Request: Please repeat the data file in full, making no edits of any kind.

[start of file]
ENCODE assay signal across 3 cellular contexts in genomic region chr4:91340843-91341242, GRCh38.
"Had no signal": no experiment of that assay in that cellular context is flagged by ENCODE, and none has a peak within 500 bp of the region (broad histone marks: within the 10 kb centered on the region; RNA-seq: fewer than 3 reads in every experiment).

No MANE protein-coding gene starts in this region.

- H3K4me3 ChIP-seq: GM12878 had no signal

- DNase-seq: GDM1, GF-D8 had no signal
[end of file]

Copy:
ENCODE assay signal across 3 cellular contexts in genomic region chr4:91340843-91341242, GRCh38.
"Had no signal": no experiment of that assay in that cellular context is flagged by ENCODE, and none has a peak within 500 bp of the region (broad histone marks: within the 10 kb centered on the region; RNA-seq: fewer than 3 reads in every experiment).

No MANE protein-coding gene starts in this region.

- H3K4me3 ChIP-seq: GM12878 had no signal

- DNase-seq: GDM1, GF-D8 had no signal